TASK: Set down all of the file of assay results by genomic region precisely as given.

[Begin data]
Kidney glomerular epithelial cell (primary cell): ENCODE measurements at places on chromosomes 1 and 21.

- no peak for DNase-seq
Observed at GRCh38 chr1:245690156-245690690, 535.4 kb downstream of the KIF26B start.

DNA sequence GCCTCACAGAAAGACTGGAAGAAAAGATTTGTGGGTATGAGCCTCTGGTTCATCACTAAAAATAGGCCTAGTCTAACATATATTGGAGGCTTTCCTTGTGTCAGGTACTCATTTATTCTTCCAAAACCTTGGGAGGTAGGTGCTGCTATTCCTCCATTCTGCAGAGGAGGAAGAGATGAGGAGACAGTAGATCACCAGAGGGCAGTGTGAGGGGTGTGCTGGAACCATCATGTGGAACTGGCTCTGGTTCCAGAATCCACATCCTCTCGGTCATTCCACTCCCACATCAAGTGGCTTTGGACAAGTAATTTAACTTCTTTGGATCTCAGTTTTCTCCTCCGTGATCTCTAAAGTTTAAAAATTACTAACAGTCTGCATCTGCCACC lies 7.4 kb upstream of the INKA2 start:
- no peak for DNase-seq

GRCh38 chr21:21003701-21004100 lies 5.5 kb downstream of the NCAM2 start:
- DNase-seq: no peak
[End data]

Kidney glomerular epithelial cell (primary cell): ENCODE measurements at places on chromosomes 1 and 21.

- no peak for DNase-seq
Observed at GRCh38 chr1:245690156-245690690, 535.4 kb downstream of the KIF26B start.

DNA sequence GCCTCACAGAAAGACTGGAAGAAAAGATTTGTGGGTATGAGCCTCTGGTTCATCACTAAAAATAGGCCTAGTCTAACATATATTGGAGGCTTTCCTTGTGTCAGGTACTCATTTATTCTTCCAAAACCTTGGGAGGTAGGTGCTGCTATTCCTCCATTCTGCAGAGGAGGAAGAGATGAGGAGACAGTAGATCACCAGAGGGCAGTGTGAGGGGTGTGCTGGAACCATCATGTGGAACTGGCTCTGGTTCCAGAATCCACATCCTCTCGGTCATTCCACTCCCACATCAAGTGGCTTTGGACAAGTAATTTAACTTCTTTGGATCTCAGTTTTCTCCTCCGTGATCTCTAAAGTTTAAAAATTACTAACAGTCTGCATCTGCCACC lies 7.4 kb upstream of the INKA2 start:
- no peak for DNase-seq

GRCh38 chr21:21003701-21004100 lies 5.5 kb downstream of the NCAM2 start:
- DNase-seq: no peak